Tuesday, October 25, 2011

More 'Life Is Elsewhere': Bela Bartok, Western Art Music, Eastern European (Magyar) Folk Music, And Ethnomusicology

... "A chance encounter with the folk music of his country – having overheard a Transylvanian-born maid singing a folk song while working in an adjacent room – awoke within Bartók a profound desire to explore the indigenous music of his own culture. (His efforts differed markedly from those of Liszt, whose concept of Hungarian music – i.e., as exemplified in his Hungarian Rhapsodies and other “nationalistic” works – was erroneously based on that of the Romani, or gypsies, and only rarely on actual Magyar folk music.) The exhaustive research undertaken by Bartók in this area had a profound affect on the compositions that he began to produce, which fused the precepts of Western art music with the indigenous music of Eastern Europe, resulting in an original and vital means of musical expression. Had Bartók not proceeded to produce one of the most significant bodies of musical compositions of the twentieth century, he would nevertheless still be remembered as one of history’s greatest ethnomusicologists, and one whose depth of scholarship remains a revered example even today." ...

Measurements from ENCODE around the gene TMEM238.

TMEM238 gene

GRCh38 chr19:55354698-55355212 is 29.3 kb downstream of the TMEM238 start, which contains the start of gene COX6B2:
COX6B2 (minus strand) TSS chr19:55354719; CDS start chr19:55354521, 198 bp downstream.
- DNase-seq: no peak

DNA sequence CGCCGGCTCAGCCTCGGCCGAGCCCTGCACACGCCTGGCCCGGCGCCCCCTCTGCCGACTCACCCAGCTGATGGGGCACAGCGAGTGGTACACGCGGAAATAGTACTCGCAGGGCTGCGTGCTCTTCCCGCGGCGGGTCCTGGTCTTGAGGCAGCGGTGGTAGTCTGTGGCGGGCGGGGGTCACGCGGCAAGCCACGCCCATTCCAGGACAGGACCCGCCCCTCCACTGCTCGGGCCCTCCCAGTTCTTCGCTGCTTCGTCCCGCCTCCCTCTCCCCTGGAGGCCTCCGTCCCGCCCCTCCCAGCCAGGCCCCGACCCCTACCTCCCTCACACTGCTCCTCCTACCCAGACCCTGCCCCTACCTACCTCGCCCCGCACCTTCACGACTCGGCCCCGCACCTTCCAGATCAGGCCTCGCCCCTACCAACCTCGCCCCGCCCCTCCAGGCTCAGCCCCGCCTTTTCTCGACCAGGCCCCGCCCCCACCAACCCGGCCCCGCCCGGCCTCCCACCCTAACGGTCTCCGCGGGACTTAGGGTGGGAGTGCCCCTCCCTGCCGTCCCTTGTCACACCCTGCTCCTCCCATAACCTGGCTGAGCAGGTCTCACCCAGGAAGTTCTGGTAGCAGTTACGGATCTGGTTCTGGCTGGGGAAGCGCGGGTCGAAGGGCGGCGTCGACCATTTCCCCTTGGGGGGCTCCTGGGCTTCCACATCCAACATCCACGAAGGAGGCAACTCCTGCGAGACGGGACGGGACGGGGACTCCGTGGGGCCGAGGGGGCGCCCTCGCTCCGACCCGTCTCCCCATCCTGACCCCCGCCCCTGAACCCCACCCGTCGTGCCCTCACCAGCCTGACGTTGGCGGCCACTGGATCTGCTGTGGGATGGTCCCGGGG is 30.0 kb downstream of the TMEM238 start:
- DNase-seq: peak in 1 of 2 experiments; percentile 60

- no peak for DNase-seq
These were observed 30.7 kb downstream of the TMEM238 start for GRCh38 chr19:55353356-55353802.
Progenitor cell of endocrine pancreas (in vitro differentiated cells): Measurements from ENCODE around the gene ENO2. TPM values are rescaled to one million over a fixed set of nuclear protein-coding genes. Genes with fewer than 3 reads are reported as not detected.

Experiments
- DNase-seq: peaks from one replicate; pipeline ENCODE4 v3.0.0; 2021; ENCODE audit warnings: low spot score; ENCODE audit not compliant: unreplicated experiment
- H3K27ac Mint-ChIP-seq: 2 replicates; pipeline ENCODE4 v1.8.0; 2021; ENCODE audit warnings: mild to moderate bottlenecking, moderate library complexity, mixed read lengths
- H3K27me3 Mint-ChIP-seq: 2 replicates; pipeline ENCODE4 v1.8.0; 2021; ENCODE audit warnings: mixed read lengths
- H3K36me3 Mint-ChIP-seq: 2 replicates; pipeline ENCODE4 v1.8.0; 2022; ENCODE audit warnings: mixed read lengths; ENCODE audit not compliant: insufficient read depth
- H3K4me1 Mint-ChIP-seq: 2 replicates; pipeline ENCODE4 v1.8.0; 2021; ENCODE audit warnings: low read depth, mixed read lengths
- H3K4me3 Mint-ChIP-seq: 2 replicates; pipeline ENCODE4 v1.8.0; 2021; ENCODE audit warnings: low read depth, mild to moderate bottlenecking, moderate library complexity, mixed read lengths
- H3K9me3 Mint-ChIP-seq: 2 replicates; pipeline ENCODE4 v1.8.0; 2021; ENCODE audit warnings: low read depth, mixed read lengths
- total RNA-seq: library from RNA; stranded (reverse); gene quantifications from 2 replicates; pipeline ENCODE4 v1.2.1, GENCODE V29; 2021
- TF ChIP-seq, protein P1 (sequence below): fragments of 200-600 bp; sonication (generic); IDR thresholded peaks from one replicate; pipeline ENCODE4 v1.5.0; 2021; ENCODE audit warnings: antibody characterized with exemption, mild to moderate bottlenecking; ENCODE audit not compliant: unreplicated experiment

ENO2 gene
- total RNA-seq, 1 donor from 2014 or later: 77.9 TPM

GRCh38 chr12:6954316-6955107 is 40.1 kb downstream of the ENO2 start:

All-Bartok evening of music at the Library of Congress October 25, 2011 [Program in .pdf file]


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